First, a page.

11,300; Du Pont Co., 11,000; Christiana Care, 7,200; Astra
Zeneca, 3,900; Mountaire Farms, 3,300; and J.P. Morgan-Chase,
3,000. Thirty-one companies employ 1,000 or more, but missing
from that list are at least two former Delaware majors, Hercules
and Conectiv, formerly Delmarva Power & Light. The Daimer
Chrysler automobile assembly plant is listed as employing 2,300
and the General Motors plant 2,100.
Unemployment -- The average monthly
unemployment rate in 2002 was 4.2%. That compares with 5.2% in
mid-Atlantic states and 5.8% for the nation.
Housing production -- 7,459 units, up
by 13% over 2001. The largest number of units, 2,624, were
built in Sussex County.
Construction contracts -- Valued at
$1,431 million, up by 7% over 2001.
Agriculture -- According to the U.S.
Department of Agriculture, 45% of the land in Delaware is used
for farming. It counts 2,400 farms averaging 233 acres. The
number of farms was down by about 100 from 2001.
Farm receipts -- Total farm receipts
were $727.7 million, down 14.3% from 2001 as a result of lower
values for broiler chickens and smaller corn and soybean corps
and less milk production because of the drought. Total broiler
production was up 3% but the average per-pound selling price was
off by 17%.
Commerce -- The Port of Wilmington
handled 3.3 million tons of cargo in 2002, unchanged from 2001.
Military -- Dover Air Force Base is
the busiest military cargo port. It employs 4,250 military
personnel, 1,834 civilians and 1,748 contract employees.
Replacement of C-5-A aircraft by 12 C-17s, expected to be
completed by 2008, is expected to result in the loss of 123 jobs
on the base.
The Public Sector
enhancement -- The tax revenue package, enacted by the General
Assembly at the behest of Governor Ruth Ann Minner will add an
estimated $156 million to anticipated fiscal 2004 revenue and
$165 million in 2005. Increasing the cigarette tax from 24¢
to 55¢ a pack is expected to net an additional $28.9 million.
Higher corporate franchise taxes and fees is expected to bring
in $99.7 million. The state's return from slot machine gambling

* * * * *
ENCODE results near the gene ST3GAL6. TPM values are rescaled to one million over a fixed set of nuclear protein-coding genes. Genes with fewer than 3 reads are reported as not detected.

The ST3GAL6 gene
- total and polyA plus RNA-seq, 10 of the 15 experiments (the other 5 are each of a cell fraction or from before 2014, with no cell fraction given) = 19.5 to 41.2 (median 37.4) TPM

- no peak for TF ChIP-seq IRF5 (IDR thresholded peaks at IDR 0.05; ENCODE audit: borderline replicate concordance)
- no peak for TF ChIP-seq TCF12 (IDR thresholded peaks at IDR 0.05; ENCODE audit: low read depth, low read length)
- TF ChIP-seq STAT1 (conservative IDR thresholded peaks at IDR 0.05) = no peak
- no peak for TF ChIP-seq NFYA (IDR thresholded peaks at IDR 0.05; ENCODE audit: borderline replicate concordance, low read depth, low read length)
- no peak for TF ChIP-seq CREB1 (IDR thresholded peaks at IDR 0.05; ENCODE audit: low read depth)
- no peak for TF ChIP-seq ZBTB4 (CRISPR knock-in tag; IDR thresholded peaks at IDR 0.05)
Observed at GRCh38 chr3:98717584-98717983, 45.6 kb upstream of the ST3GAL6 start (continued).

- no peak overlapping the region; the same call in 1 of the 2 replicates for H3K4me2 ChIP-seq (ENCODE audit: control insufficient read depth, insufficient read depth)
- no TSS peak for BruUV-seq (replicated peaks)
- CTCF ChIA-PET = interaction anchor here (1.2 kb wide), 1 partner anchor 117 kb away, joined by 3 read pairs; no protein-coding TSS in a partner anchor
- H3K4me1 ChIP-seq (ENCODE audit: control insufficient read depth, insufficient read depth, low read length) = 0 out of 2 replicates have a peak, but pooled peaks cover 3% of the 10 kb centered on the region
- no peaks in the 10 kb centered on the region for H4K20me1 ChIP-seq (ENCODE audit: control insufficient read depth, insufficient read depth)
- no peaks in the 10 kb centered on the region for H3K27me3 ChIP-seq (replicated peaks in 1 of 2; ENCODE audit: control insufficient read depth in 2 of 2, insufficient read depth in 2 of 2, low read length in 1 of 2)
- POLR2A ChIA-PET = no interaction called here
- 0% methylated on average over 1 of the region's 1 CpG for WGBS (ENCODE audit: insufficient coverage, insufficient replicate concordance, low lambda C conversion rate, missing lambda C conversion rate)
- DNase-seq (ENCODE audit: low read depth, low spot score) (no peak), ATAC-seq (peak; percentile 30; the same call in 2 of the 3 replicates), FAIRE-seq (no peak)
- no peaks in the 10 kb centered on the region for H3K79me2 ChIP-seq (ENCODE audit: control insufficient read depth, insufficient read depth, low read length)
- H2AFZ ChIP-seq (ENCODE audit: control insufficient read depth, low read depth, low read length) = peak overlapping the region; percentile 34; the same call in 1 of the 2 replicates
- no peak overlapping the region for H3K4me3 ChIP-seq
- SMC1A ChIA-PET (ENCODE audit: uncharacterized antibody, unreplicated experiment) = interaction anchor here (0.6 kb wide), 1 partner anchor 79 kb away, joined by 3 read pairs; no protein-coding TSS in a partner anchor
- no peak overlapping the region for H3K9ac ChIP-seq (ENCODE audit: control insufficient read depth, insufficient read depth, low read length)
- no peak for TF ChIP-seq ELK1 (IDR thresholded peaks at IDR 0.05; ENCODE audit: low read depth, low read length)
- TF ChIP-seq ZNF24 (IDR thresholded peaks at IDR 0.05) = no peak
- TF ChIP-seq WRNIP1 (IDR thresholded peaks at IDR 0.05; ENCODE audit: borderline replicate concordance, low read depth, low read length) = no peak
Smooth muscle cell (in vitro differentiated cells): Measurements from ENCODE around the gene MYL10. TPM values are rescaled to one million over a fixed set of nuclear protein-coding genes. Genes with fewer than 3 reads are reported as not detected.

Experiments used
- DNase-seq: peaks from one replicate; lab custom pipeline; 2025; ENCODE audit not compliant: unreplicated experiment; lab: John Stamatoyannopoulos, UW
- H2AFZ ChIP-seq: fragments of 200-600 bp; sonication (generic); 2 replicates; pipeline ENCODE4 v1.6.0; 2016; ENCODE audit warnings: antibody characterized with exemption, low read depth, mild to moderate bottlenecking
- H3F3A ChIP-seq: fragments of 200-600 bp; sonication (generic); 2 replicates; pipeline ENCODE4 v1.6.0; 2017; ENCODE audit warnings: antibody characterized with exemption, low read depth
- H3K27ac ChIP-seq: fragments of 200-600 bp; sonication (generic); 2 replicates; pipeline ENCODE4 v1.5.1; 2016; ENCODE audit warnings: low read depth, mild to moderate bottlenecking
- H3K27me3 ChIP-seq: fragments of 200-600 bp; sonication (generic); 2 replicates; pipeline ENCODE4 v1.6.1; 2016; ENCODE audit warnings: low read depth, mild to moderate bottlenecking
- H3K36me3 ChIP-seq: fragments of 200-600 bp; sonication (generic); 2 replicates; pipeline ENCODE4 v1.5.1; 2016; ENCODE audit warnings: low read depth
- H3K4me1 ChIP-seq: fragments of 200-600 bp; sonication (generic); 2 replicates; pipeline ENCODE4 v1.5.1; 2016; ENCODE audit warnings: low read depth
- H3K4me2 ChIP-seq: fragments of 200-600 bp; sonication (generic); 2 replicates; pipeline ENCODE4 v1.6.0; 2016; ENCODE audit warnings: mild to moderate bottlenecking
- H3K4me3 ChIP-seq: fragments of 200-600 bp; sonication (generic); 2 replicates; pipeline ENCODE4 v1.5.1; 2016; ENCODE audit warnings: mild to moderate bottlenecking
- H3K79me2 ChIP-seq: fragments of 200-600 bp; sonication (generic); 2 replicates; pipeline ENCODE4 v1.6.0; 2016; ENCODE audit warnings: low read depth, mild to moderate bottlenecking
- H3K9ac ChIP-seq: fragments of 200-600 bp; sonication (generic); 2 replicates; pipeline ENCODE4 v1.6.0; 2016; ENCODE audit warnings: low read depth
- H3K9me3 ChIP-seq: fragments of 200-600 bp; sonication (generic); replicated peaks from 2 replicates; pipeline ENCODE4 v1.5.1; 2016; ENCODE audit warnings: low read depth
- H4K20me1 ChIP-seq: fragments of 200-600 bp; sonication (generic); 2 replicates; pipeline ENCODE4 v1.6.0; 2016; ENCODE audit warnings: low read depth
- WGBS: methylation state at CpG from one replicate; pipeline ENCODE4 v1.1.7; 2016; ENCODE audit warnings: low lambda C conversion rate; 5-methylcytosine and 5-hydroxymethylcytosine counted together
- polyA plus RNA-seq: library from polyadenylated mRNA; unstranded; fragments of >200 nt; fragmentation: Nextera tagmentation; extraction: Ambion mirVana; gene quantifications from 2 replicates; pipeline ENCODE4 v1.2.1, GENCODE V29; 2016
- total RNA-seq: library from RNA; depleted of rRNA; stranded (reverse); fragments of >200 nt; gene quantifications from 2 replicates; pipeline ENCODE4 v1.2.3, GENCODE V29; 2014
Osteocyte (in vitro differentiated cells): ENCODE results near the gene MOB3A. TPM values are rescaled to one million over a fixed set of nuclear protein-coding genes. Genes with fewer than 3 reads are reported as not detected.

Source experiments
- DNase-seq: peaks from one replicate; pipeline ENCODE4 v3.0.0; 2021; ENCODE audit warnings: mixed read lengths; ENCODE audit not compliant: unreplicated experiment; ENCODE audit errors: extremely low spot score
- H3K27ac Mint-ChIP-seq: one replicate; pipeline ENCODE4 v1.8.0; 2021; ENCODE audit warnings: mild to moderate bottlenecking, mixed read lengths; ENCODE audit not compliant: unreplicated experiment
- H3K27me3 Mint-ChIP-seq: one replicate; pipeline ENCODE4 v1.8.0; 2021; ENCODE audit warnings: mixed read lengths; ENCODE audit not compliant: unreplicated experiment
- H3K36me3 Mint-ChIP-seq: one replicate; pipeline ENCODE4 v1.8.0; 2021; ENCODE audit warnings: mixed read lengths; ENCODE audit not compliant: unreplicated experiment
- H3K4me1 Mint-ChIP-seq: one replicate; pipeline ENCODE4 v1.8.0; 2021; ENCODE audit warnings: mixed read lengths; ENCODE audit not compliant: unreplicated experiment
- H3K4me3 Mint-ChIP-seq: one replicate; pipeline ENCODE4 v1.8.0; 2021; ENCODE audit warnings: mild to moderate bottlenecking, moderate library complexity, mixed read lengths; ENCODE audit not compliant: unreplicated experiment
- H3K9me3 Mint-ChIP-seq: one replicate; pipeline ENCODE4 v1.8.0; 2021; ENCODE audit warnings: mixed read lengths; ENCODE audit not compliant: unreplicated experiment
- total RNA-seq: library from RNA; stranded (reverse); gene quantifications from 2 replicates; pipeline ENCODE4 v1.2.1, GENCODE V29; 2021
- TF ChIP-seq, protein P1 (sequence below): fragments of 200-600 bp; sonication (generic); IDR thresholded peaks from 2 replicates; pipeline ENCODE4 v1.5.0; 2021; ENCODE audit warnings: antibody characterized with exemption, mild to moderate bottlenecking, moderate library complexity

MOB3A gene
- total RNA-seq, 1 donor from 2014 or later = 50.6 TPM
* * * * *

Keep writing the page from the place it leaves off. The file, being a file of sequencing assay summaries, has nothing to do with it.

will grow by $15.9 million. Other enhancements are pegged at
revenue -- As a result of the increases, the Department of
Finance has increased the Delaware Economic & Financial Advisory
Council's June revenue projections to $2,514 million this fiscal
year and $2,627.9 million in 2005.
revenue growth -- The revised rates are 4.1% in 2004 and 5.2% in
debt -- With the recent sale, tax-supported general obligation
debt now totals $810.5 million. In addition, there is
special-fund debt, mostly transportation related, of $243.8
Incorporations -- There were 307,907 corporations, including
196,000 limited-liability corporations chartered in Delaware at
the end of 2002, including more than half of all companies whose
stock is publicly traded and 58% of those in the Fortune
magazine list of 500 largest U.S. corporations. This activity is
second only to the personal income tax as a source of state
revenue as well as a boon to law and other professional services
to sustain its competitive edge over other states and countries,
Delaware continues to adopt strategies that respond to changing
business conditions." Recent changes in state business law
include provision for "more cost-effective, confidential and
consensual" mediation of disputes and giving Court of Chancery
jurisdiction over technology disputes.